After struggling for years to again compete with Intel in the high-end CPU market, AMD seems to have finally found solid footing in Ryzen, which should serve the company well for at least the next couple of generations. In the meantime, AMD is not finished releasing its first generation Ryzen parts. In just a few weeks—April 11, to be exact—AMD's Ryzen 5 series will make a retail debut.
There will be four Ryzen 5 series processors to choose from, including two 4-core/8-thread models and two 6-core/12-thread chips. Have a look:
These are more affordable options than the first batch of Ryzen 7 series CPUs AMD launched. Like those higher-end chips, these all support simultaneous multi-threading (SMT), more commonly known as Hyper-Threading in Intel-speak. While AMD's Ryzen 5 processors have fewer cores than its Ryzen 7 series, they're all clocked at 3.2GHz or higher.
Here's rundown of how they compare:
- Ryzen 7 1800X: 8 cores, 16 threads, 16MB L3, 3.6GHz to 4GHz, $499
- Ryzen 7 1700X: 8 cores, 16 threads, 16MB L3, 3.4GHz to 3.8GHz, $399
- Ryzen 7 1700: 8 cores, 16 threads, 16MB L3, 3GHz to 3.7GHz, $329
- Ryzen 5 1600X: 6 cores, 12 threads, 16MB L3, 3.6GHz to 4GHz, $249
- Ryzen 5 1600: 6 cores, 12 threads, 16MB L3, 3.2GHz to 3.6GHz, $219
- Ryzen 5 1500X: 4 cores, 8 threads, 16MB L3, 3.5GHz to 3.7GHz, $189
- Ryzen 5 1400: 4 cores, 8 threads, 8MB L3, 3.2GHz to 3.4GHz, $169
There are some intriguing options there. The Ryzen 5 1600X has two fewer cores than the Ryzen 7 1800X, but it's clocked the same and costs half the price at $249.
The Ryzen 5 1500X is also an interesting product. It's a quad-core part with a 100MHz faster base and 100MHz slower boost than the Ryzen 7 1700X, and also around half the price ($189 versus $399). The 1500X also has 16MB L3 cache and a 200MHz XFR range, more than any other Ryzen CPU to date.
The Ryzen 5 1600X has a 95W TDP; the other three are 65W. AMD informed us that the 6-core Ryzen parts have symmetrically disabled cores, so three cores in each module remain active, with the full 16MB L3 cache. The 1500X also includes a full 16MB L3 cache, with two cores in each CCX module active, while the 1500 has half the L3 cache disabled as well.
That means the Ryzen 5 CPUs are all using the same die as the Ryzen 7, just with fewer cores. They support AMD's Extended Frequency Range (XFR) technology, which means they'll clock even higher than their boost specs in some situations, and they feature other Ryzen highlights such as Precision Boost and Smart Prefetch.
AMD's Ryzen 5 processors also come with unlocked multipliers, just as the Ryzen 7 lineup does. One thing we don't know, however, is how well they'll actually overclock. They might overclock a bit higher than the 3.9-4.0GHz we managed with Ryzen 7. However, given all the parts are using the same die it sounds like they might clock 100-200MHz higher at most.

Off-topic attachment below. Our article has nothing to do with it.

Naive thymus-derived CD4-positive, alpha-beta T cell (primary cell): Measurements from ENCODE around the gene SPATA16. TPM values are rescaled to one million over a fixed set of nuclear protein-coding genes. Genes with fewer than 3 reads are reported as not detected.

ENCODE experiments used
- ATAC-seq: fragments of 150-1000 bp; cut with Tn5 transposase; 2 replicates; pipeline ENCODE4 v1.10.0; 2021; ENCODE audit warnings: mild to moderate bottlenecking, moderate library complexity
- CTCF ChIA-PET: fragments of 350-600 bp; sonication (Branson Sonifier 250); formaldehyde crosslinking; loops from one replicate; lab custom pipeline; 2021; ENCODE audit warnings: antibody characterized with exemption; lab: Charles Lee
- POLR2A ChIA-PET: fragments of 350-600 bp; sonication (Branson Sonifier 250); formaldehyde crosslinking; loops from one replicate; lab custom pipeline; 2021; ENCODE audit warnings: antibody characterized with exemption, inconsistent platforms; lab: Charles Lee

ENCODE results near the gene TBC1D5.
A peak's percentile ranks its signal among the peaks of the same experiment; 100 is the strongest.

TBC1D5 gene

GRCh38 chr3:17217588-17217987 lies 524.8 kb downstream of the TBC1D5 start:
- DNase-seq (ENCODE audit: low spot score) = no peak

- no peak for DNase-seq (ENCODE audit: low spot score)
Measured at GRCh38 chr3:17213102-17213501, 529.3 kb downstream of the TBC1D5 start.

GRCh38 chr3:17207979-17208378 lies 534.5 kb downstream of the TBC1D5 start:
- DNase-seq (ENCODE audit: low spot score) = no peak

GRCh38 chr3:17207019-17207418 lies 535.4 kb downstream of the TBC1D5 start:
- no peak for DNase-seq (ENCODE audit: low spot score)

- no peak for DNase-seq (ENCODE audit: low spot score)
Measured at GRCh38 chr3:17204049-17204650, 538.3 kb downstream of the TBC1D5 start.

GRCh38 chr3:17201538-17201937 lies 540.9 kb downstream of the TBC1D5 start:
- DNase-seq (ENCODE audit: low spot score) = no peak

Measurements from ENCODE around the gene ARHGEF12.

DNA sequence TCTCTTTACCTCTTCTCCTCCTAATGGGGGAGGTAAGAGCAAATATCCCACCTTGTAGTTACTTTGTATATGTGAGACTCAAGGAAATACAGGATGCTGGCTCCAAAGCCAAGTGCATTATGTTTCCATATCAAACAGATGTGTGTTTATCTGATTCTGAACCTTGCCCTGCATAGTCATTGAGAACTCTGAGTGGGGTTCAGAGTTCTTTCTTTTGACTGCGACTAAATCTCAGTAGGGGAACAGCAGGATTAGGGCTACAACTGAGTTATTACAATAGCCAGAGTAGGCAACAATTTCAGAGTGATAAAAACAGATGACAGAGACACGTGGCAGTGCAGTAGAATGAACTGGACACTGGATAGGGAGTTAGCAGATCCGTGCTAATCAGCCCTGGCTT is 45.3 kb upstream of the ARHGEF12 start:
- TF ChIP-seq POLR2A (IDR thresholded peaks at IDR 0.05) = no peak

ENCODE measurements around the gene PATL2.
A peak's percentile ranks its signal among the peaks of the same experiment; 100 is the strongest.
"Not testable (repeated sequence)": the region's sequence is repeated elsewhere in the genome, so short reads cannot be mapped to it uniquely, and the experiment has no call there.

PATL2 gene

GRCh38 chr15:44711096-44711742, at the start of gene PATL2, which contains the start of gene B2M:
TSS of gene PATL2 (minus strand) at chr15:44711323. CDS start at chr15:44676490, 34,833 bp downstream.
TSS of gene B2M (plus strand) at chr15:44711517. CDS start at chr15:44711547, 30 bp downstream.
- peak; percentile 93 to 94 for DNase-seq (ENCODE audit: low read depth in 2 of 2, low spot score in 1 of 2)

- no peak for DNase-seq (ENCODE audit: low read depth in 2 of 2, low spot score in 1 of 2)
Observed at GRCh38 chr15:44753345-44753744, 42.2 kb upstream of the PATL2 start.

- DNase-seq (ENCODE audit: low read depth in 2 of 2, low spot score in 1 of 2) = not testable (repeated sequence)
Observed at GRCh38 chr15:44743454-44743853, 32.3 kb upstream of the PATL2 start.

Regardless of overclocking chops, AMD sees its Ryzen 5 processors disrupting the market. According to AMD, twice as many people buy sub-$300 processors versus those that spend over $300 on a CPU. The company is especially hoping for its Ryzen 5 series to be a disruptive force among gamers and creators seeking a high price-to-performance ratio.
To drive the point home, AMD says its Ryzen 5 1600X is up to 69 percent faster than Intel's Core i5-7600K (Kaby Lake) in Cinebench (multithreaded). Both are priced at $249. AMD's Cinebench claims have been pretty accurate up to this point, it's the gaming performance that is in question. Here is what our own Jarred Walton had to say on the matter:
"For PC gamers, the message is decidedly mixed. Yes, there are a few games where Ryzen performs quite well, but without the SMT tweaks there isn't a single title where Ryzen 1800X can beat the i7-7700K. I'm also not that sold on the Twitch streaming sales pitch, since both AMD and Nvidia (and Intel for that matter) can do accelerated encoding of video without overloading the CPU. If you're serious about getting the best quality encoding going with your Twitch broadcasts, Ryzen is worth a look, but that's about as far as I'd take it."
AMD counters that gaming performance will improve over time as developers start to take advantage of Ryzen's features, and it's worth mentioning that its AM4 platform is brand-spanking-new as well. As the platform matures, performance should improve. We're still awaiting additional BIOS/firmware/driver improvements.
The last thing to cover here are the cooling solutions. Three of the Ryzen 5 CPUs will come with Wraith coolers. The Ryzen 5 1400 gets a short version (Wraith Stealth) geared toward low noise, while the Ryzen 5 1500X and 1600 both are bundled with a taller Wraith Spire cooler. Like the Ryzen 7 1800X and 1700X, we presume the Ryzen 5 1600X will not ship with a cooler. Note that unlike the Ryzen 7 boxed coolers, the Ryzen 5 coolers will not include LED lighting.
With availability slated for April 11, we're excited to see how well the Ryzen 5 parts perform. Even if clockspeeds and gaming performance are a bit lower than Intel's CPUs, there's a lot to be said for a 6-core/12-thread part for half the price of the i7-6800K. We'll have the full review of Ryzen 5 next month.